Last week Jordan and I had the chance to spend a couple days in Miami for a retreat with other church planters, and it was a very good time.
In addition to getting to catch up with old friends from around the country and globe, we had free time to explore a bit. It’s also worth mentioning we got to do all of this in 75-degree weather, as opposed to the frigid polar vortex temps NYC had been subjected to.During one free afternoon, we spent a few hours exploring Miami’s Little Haiti neighborhood. We’ve both spent lots of time in South Beach, and during our last trip, we spent time in Wynwood (you can see photos from that trip here). So we were excited to check out a new section of town.
Our first stop was for lunch at Chef Creole (on NW 54th Street). The chef who owns the place fuses Haitian and Bahamian food, and the most popular dishes are the seafood ones. When I tell you this was some of the best food ever! Jordan ordered fried conch, and I had creole shrimp. And all served up with a side of pikliz — the popular Haitian topping made of picked vegetables and Scotch bonnet peppers. So so good.
What was also nice was that Chef Creole has outdoor seating under a grass hut structure, which very much reminded me of what it’s like to eat at one of my favorite jerk spots in Jamaica. Reggae cover music playing over the speaker and all.
If you find yourself in Miami and want legit Haitian food, please make your way to Little Haiti.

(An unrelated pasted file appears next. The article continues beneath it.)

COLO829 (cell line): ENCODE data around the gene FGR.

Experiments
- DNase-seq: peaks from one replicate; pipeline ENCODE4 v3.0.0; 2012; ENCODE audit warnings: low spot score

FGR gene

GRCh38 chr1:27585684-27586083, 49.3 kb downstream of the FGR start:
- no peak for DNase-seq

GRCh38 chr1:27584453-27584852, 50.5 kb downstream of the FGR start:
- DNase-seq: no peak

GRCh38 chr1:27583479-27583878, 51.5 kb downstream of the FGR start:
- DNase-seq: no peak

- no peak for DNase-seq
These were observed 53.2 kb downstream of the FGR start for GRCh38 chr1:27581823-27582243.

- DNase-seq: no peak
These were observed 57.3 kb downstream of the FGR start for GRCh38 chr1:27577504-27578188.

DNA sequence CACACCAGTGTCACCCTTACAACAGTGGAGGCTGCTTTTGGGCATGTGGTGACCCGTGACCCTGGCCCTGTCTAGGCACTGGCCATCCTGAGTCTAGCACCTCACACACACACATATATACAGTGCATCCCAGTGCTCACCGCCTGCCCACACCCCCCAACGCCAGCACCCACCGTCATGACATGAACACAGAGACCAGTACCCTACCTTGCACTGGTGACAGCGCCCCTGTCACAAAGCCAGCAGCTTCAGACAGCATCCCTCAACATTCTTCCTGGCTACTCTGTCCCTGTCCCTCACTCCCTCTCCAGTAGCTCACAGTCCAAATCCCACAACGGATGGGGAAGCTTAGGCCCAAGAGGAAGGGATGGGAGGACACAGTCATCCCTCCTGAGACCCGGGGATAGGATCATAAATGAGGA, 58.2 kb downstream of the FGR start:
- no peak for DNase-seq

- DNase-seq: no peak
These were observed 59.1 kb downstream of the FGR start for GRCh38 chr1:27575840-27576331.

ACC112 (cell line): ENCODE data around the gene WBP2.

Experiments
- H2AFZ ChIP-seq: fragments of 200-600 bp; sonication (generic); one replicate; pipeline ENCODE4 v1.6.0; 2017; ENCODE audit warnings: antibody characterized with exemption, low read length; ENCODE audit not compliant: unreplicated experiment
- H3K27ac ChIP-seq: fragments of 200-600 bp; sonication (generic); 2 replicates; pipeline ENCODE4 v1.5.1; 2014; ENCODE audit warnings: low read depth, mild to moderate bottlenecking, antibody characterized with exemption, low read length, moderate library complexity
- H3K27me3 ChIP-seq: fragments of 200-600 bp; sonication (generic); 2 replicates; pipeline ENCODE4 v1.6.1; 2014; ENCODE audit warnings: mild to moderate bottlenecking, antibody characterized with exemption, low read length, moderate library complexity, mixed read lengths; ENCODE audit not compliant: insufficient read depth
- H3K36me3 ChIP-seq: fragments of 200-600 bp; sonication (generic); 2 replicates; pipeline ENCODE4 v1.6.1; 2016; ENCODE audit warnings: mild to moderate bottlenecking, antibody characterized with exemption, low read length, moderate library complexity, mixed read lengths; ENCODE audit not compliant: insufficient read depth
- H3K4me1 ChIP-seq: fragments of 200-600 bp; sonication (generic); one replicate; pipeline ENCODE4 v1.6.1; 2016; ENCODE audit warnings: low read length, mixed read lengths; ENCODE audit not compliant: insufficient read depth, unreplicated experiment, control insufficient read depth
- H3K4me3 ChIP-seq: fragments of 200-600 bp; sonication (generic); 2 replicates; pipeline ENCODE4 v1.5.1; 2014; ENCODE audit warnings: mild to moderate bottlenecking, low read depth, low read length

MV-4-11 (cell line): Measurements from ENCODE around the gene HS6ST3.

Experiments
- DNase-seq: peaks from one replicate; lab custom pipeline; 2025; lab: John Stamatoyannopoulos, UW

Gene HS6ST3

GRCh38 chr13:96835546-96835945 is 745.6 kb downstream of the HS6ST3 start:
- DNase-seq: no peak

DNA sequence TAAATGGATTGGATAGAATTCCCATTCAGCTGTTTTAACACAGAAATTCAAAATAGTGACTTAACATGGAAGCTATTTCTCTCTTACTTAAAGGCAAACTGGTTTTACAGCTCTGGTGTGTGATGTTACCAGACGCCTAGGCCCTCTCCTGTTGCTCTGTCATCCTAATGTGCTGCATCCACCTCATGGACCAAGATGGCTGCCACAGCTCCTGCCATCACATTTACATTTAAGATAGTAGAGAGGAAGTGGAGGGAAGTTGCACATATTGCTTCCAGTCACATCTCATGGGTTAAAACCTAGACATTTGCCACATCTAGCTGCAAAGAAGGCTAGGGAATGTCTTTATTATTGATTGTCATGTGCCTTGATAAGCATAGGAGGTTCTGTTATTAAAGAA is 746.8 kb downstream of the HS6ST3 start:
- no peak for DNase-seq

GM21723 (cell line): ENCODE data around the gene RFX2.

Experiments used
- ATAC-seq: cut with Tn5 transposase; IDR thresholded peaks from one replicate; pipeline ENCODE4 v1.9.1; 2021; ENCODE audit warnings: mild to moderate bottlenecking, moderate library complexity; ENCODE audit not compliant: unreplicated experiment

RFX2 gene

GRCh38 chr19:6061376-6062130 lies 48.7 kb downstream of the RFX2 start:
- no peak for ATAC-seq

After finishing our food, we walked toward the Little Haiti Cultural Center. Along the way, we stopped to take photos of a few interesting murals…We also made a stop in Sweat Records, which had a wide range of mainstream and indie music for sale. Jordan and I are far from being cool hipsters who own a record player, but it was fun to come across albums from the ’90’s and share which ones defined our teenage years. (This also led to us playing some very random Wu-Tang Clan in our room later that day, lol.)We walked a bit more, and since we were there on a Wednesday, in the middle of the day, things were pretty quiet. We made it to the Little Haiti Cultural Center, and took in some of the art — our favorite being the large mural just outside the building. From what I understand, there’s a market that’s open on Saturdays, which is meant to be a replica of markets found in the Caribbean. Feeling good about the small handful of things we’d experienced, we headed back to our hotel. I wouldn’t label Little Haiti as a “tourist destination” per se — which isn’t meant to detract from the neighborhood — but I’d imagine visiting with a local would yield a much richer experience (I often think this about Harlem, where I live). Still, there are definitely some places to experience Haitian culture via art and food, so if you have an interest in either, it’s worth checking out.